Books

The Rise of the East India Company Is Not a Cautionary Tale about Corporate Power

East India House by Thomas Malton the Younger (Wikimedia)
The history of how an English company superseded a great empire in India is really about the corrupting power of government.

How did a joint stock company founded in Elizabethan England come to replace the glorious Mughal Empire of India, ruling that great land for a hundred years? William Dalrymple’s splendid history, The Anarchy, tells that story—and purports to warn us about the perils of corporate power. The American edition sports the provocative subtitle, “The East India Company, Corporate Violence, and the Pillage of an Empire” (compared with the neutral British subtitle, “The Relentless Rise of the East India Company”). Yet the story Dalrymple really tells is of how government power corrupts commercial enterprise.

The East India Company’s charter began with an original sin—Elizabeth I granted the company a perpetual monopoly on trade with the East Indies. With its monopoly giving it enhanced access to credit and vast wealth from Indian trade, it’s no surprise that the company grew to control an eighth of all Britain’s imports by the 1750s. Yet it was still primarily a trading company, with some military capacity to defend its factories. That changed thanks to a well-known problem in institutional economics — opportunism by a company agent, in this case Clive of India.

The “anarchy” in the book’s title refers to the disintegration of Mughal India following the death of Emperor Aurangzeb in 1707. Religious intolerance, devastating Persian and Afghan invasions, a series of weak and unstable rulers, and powerful viziers and regional potentates left the emperor imprisoned and his heir, Shah Alam, exiled from Delhi.

One particularly unstable potentate, Siraj ud-Daulah, Nawab of Bengal, alienated his bankers, the Jagat Seths, and demanded foreign merchants dismantle their walls, which were erected mostly to defend against other European companies. Facing threats from the French, the company governor of Calcutta refused. Siraj plundered the settlement. A company force led by Clive recaptured Calcutta, backed by crown forces that feared yielding advantage to the French.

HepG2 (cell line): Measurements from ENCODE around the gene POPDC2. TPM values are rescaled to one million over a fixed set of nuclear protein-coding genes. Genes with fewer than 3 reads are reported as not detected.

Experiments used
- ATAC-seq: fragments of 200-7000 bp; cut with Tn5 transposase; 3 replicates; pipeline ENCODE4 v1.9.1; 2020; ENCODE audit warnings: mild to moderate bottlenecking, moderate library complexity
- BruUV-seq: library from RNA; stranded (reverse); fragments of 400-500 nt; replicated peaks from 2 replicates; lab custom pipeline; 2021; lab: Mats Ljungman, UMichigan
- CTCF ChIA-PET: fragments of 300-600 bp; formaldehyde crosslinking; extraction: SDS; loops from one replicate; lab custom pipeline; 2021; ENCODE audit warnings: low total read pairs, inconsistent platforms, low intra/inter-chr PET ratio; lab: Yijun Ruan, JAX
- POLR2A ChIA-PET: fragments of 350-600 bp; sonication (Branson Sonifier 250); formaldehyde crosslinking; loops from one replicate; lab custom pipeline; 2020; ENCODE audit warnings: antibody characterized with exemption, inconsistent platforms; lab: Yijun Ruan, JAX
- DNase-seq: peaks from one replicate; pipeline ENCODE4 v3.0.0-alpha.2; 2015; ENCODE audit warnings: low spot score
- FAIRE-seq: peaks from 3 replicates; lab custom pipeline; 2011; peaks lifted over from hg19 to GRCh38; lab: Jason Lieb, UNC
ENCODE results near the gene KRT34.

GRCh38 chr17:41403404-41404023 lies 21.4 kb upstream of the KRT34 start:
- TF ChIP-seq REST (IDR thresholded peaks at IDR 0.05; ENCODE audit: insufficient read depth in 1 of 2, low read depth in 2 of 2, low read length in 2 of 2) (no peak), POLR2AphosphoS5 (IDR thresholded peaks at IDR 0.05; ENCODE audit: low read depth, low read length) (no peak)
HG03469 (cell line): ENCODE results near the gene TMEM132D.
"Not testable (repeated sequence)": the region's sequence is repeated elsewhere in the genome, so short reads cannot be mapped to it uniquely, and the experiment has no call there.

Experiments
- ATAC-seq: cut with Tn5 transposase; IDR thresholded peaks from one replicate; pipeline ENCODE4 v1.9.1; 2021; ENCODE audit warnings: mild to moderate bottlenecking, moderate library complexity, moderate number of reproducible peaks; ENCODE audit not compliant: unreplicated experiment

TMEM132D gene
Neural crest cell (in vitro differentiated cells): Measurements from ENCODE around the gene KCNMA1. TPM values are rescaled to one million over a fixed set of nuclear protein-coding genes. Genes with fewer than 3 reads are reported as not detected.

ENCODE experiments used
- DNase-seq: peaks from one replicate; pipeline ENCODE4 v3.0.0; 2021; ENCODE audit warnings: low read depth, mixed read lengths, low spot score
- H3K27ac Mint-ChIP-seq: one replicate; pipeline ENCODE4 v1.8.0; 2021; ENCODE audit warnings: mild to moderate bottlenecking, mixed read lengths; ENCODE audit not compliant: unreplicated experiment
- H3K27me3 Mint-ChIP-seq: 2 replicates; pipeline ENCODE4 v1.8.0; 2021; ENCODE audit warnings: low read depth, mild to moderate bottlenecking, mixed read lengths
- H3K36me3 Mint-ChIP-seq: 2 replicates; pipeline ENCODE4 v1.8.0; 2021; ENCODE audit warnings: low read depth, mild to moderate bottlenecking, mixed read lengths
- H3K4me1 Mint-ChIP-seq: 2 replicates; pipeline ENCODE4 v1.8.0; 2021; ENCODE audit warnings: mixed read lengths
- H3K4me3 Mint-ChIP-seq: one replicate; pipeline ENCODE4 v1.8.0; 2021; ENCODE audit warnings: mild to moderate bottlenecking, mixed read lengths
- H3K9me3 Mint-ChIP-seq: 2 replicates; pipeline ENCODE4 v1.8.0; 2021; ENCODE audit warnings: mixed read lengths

The Jagat Seths then bribed the company men to attack Siraj. Clive, with an eye for personal gain, was happy to do so. In what Dalrymple calls a crucial point, the company directors had no part in this. They “consistently abhorred ambitious plans of conquest,” he notes. Clive’s defeat of Siraj at Plassey and the subsequent chain of events that led to Shah Alam giving tax-raising powers to the company in 1765 may be history’s most egregious example of the principal-agent problem.

Thus, the East India Company acquired by accident the ultimate economic rent — a secure, unearned income stream. Company cronies initially thwarted attempts at oversight in London, but a government bailout in 1772 following the Bengal Famine and the collapse of Ayr Bank confirmed the crown’s interest in the company, which had now become Too Big to Fail. Adam Smith called the company’s twin roles of trader and sovereign a “strange absurdity” in Book IV of The Wealth of Nations (unfortunately, Smith’s long condemnatory discussion of the company receives only a cursory reference from Dalrymple).

As part of the bailout, Parliament passed the Tea Act to help the company dump its unsold products on the American colonies by giving it the monopoly on legal tea there (Americans drank mostly smuggled Dutch tea). This, of course, led to the Boston Tea Party and the American Revolution.

By 1784, Parliament had set up an oversight board that increasingly dictated the company’s political affairs. The attempted impeachment of Governor-General Warren Hastings by the House of Lords in 1788 confirmed that the company was no longer its own master. By that stage, the company was an arm of the state. Dalrymple’s coverage of the subsequent racist policies of Lord Cornwallis and the military adventures of Richard Wellesley make for compelling reading, but they are not examples of unfettered corporate power.

Dalrymple’s book is an excellent example of popular history—engaging, readable, and informative. However, he should have stuck to the history and not tried to draw a trustbusting parallel with today’s big companies. Where the parallels exist, they are to do with cronyism, rent-seeking, and bailouts, all of which are primarily sins of government.

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